Today, there has been increased private consumption of water in China. A high proportion of the Chinese middle class uses washing machines and dishwashers, which results in wastage of water. Moreover, changes in lifestyle have contributed to increased water usage. According to Buckley and Piao, China is gradually embracing agribusiness, which contributes to water shortage downstream (par. 7). A high number of people have invested in rice and wheat farming as well as beef production. Wang and Yang argue, “The meat industry requires over 15,000 liters of water to produce 1kg of beef with intensively reared cattle” (361). A study conducted in 2015 found that the average per capita water usage in China was 445.1 cubic meters.

Water Pollution

Kaiman argues that it is difficult to find accurate information about water contamination in China (par. 3). Nevertheless, a study by the Water Resources Ministry found that at least 80% of the country’s underground water “drawn from relatively shallow wells used by farmers, factories, and mostly rural households is unsafe for drinking because of pollution” (Yi par. 4). A study of 2,103 wells found that water from 32.9% of the reservoirs was fit for agricultural and industrial use only. Water from 47.3% of the wells was not fit for human consumption (Kaiman par. 5). Currently, most households rely on water from deep aquifers, reservoirs, and rivers.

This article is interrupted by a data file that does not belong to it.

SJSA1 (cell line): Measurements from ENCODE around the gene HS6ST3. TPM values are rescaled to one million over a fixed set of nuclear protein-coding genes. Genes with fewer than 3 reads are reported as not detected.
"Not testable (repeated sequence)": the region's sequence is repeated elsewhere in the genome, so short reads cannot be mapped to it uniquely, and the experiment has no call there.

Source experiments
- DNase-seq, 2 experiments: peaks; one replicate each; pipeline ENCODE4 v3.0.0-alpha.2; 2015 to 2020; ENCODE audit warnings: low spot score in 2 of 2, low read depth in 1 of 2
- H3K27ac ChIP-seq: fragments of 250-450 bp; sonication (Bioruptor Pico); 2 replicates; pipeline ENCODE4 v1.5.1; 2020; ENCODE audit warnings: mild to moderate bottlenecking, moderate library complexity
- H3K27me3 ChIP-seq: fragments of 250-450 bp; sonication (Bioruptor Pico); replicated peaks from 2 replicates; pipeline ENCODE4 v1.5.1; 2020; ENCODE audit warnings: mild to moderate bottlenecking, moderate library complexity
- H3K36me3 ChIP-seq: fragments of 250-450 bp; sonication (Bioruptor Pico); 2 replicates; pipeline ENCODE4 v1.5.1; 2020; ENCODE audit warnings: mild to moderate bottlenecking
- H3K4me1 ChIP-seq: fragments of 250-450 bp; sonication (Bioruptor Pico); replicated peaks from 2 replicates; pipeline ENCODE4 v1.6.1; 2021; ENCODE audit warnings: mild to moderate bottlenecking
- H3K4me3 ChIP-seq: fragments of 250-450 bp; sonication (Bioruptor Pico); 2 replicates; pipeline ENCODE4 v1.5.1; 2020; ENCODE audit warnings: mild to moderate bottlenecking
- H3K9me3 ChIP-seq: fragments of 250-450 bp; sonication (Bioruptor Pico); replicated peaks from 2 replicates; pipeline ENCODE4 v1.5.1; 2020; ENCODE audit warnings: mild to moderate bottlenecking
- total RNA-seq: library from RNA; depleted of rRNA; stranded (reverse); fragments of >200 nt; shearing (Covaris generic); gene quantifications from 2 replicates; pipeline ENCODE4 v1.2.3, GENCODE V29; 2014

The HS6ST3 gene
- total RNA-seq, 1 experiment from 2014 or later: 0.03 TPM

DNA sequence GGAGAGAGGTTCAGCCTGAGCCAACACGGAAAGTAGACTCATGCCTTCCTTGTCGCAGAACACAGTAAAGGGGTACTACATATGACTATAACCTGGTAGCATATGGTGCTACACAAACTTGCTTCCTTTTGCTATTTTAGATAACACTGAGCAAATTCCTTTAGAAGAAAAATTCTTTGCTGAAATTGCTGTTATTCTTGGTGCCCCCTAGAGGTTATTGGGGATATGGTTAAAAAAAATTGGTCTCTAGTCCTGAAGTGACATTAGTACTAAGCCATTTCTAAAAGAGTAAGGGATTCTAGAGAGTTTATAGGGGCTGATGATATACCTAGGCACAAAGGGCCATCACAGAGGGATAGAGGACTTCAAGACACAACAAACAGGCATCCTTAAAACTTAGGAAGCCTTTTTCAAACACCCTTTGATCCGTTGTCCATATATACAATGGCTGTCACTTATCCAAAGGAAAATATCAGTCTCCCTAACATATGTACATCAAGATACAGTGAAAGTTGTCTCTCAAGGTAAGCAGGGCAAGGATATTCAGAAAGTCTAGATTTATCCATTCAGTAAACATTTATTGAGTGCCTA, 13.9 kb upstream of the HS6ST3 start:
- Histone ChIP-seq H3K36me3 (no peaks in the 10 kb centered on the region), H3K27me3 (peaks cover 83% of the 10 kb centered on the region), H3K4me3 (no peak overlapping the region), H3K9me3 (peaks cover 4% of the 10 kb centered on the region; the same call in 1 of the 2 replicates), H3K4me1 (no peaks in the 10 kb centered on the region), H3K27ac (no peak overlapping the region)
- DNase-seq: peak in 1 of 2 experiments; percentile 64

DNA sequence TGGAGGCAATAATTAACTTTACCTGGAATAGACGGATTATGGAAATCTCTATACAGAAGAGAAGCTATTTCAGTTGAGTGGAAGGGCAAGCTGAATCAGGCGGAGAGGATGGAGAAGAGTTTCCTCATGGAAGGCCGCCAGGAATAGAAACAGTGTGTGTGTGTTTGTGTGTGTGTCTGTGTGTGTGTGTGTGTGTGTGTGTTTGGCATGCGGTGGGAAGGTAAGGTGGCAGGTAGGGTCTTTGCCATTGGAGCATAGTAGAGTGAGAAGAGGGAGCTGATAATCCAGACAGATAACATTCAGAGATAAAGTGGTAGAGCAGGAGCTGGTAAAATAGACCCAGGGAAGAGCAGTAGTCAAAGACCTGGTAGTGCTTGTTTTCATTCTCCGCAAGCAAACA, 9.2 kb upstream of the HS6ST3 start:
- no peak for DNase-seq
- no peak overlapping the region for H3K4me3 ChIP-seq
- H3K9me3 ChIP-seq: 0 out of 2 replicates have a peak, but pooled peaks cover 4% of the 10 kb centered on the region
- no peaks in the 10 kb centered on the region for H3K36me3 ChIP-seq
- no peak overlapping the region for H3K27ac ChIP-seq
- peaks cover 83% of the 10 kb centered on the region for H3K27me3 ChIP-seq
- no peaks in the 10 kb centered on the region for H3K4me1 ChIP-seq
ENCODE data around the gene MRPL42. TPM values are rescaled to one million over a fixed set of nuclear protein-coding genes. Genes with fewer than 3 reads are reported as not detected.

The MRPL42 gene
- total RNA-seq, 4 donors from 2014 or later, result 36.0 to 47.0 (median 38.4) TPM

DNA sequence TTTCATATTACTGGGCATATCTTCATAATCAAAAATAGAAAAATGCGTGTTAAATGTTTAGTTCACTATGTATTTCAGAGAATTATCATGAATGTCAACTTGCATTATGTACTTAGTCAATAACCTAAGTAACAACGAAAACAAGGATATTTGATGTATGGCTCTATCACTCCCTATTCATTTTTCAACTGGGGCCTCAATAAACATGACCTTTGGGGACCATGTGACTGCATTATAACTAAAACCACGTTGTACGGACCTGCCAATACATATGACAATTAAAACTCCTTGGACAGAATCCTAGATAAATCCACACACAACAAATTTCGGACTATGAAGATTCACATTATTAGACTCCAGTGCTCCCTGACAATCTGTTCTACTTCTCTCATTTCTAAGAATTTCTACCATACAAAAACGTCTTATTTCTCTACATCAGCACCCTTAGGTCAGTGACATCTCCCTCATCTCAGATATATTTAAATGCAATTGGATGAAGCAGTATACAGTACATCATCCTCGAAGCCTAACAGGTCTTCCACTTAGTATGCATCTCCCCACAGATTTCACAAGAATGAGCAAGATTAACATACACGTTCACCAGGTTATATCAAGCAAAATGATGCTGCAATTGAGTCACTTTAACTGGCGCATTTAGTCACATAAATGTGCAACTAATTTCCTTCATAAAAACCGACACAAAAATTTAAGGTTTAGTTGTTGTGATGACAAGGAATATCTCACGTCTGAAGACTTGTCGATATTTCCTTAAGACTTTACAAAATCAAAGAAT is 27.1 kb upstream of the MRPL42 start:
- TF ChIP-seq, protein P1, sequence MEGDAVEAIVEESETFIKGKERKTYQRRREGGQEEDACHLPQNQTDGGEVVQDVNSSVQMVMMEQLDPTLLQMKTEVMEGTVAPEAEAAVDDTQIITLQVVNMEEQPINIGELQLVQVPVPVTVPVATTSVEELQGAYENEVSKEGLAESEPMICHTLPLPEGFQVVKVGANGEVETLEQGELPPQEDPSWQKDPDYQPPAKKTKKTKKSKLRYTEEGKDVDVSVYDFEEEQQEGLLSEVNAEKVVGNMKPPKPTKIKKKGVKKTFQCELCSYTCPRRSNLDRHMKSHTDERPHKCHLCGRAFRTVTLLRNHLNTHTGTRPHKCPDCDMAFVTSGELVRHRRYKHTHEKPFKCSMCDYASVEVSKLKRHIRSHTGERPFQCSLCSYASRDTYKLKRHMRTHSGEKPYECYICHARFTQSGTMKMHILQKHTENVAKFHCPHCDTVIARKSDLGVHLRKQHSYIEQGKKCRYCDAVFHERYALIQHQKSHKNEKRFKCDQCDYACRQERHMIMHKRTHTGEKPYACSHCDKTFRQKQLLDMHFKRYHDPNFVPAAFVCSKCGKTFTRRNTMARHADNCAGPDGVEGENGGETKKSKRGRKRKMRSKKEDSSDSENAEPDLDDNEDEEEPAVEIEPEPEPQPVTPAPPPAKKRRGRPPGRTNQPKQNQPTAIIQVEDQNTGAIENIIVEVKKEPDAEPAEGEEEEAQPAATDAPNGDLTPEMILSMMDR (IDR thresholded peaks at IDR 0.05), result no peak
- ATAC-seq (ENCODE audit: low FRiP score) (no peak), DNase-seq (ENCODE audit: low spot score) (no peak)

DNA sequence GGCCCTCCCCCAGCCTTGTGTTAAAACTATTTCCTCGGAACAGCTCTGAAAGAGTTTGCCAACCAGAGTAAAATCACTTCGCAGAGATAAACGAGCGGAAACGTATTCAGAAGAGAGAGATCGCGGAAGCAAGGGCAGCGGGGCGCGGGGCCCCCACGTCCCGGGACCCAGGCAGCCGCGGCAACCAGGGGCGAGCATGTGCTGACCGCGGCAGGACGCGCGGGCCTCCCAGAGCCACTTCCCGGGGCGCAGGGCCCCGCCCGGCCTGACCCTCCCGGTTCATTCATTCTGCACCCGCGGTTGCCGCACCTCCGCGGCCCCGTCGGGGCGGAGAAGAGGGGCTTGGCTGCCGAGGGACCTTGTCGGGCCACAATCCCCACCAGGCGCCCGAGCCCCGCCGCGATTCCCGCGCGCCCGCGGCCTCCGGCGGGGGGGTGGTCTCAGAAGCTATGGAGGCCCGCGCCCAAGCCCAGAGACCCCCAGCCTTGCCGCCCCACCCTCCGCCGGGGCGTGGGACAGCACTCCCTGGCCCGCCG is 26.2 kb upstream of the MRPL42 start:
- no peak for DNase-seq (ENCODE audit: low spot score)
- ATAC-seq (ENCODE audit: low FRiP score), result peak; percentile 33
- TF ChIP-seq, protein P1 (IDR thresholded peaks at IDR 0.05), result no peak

The water is first treated before it is declared safe for human consumption. In China, the extent of water pollution becomes apparent when one enters a hotel room. Schmitz avers, “Visitors can quickly detect the smell of a contaminated river emanating from the showerhead” (par. 8). It is hard for people to brush their teeth or quench their thirst. The majority of the Chinese do not trust bottled water. Research conducted by the Chinese government in 2011 revealed that at least half of the country’s biggest reservoirs and lakes were polluted and their water was unsuitable for domestic use. The country’s over 4,700 water-quality assessing facilities maintain that at least three-fifths of China’s water supplies are unfit for human use. The water that over 50% of the rural residents use does not satisfy the international standards regarding quality.